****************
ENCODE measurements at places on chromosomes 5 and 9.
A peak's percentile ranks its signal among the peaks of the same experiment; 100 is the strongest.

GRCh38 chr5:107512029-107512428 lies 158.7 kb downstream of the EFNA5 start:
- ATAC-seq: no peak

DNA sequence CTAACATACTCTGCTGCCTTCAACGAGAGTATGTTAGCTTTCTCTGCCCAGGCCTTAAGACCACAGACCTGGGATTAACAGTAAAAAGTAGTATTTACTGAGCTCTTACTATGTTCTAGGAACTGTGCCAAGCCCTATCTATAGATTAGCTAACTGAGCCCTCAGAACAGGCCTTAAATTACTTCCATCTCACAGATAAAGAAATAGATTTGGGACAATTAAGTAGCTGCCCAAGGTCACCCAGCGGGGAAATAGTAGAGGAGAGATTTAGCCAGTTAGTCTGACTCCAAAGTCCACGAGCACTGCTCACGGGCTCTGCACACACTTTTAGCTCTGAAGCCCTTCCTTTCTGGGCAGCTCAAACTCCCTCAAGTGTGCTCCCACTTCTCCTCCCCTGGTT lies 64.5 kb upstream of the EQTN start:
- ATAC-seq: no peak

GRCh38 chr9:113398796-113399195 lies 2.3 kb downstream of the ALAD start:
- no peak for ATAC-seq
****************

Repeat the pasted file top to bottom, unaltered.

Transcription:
ENCODE measurements at places on chromosomes 5 and 9.
A peak's percentile ranks its signal among the peaks of the same experiment; 100 is the strongest.

GRCh38 chr5:107512029-107512428 lies 158.7 kb downstream of the EFNA5 start:
- ATAC-seq: no peak

DNA sequence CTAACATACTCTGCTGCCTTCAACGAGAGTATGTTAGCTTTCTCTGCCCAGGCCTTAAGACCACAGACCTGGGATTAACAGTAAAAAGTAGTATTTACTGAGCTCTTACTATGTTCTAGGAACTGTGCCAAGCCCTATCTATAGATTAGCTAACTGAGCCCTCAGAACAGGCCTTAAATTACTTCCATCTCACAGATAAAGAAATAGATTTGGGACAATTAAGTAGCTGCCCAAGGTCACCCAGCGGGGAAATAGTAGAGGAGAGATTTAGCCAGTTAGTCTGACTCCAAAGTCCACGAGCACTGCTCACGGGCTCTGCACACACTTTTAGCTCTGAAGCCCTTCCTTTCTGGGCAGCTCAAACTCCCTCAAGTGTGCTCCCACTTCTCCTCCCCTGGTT lies 64.5 kb upstream of the EQTN start:
- ATAC-seq: no peak

GRCh38 chr9:113398796-113399195 lies 2.3 kb downstream of the ALAD start:
- no peak for ATAC-seq